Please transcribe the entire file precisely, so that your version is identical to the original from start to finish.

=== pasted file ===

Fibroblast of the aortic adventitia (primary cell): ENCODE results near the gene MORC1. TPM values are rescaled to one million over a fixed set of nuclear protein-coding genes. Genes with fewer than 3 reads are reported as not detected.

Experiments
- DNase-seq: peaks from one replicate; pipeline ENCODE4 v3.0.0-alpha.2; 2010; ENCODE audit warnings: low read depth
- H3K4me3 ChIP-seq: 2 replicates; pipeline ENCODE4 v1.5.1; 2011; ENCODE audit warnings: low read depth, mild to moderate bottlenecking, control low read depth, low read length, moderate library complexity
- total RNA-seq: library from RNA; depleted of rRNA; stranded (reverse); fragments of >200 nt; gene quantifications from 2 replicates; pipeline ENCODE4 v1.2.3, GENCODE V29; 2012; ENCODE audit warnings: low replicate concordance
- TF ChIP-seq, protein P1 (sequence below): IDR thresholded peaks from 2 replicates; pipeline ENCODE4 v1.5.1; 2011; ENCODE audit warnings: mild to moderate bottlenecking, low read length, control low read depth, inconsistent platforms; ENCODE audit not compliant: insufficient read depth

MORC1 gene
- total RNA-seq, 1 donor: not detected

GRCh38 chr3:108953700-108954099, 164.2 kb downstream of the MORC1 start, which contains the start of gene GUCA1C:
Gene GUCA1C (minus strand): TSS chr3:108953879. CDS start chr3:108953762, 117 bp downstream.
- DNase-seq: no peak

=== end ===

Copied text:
Fibroblast of the aortic adventitia (primary cell): ENCODE results near the gene MORC1. TPM values are rescaled to one million over a fixed set of nuclear protein-coding genes. Genes with fewer than 3 reads are reported as not detected.

Experiments
- DNase-seq: peaks from one replicate; pipeline ENCODE4 v3.0.0-alpha.2; 2010; ENCODE audit warnings: low read depth
- H3K4me3 ChIP-seq: 2 replicates; pipeline ENCODE4 v1.5.1; 2011; ENCODE audit warnings: low read depth, mild to moderate bottlenecking, control low read depth, low read length, moderate library complexity
- total RNA-seq: library from RNA; depleted of rRNA; stranded (reverse); fragments of >200 nt; gene quantifications from 2 replicates; pipeline ENCODE4 v1.2.3, GENCODE V29; 2012; ENCODE audit warnings: low replicate concordance
- TF ChIP-seq, protein P1 (sequence below): IDR thresholded peaks from 2 replicates; pipeline ENCODE4 v1.5.1; 2011; ENCODE audit warnings: mild to moderate bottlenecking, low read length, control low read depth, inconsistent platforms; ENCODE audit not compliant: insufficient read depth

MORC1 gene
- total RNA-seq, 1 donor: not detected

GRCh38 chr3:108953700-108954099, 164.2 kb downstream of the MORC1 start, which contains the start of gene GUCA1C:
Gene GUCA1C (minus strand): TSS chr3:108953879. CDS start chr3:108953762, 117 bp downstream.
- DNase-seq: no peak